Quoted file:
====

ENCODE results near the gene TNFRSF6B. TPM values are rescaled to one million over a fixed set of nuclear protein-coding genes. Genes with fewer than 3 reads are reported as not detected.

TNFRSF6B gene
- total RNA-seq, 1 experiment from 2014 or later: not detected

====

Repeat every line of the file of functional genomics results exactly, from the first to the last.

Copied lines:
ENCODE results near the gene TNFRSF6B. TPM values are rescaled to one million over a fixed set of nuclear protein-coding genes. Genes with fewer than 3 reads are reported as not detected.

TNFRSF6B gene
- total RNA-seq, 1 experiment from 2014 or later: not detected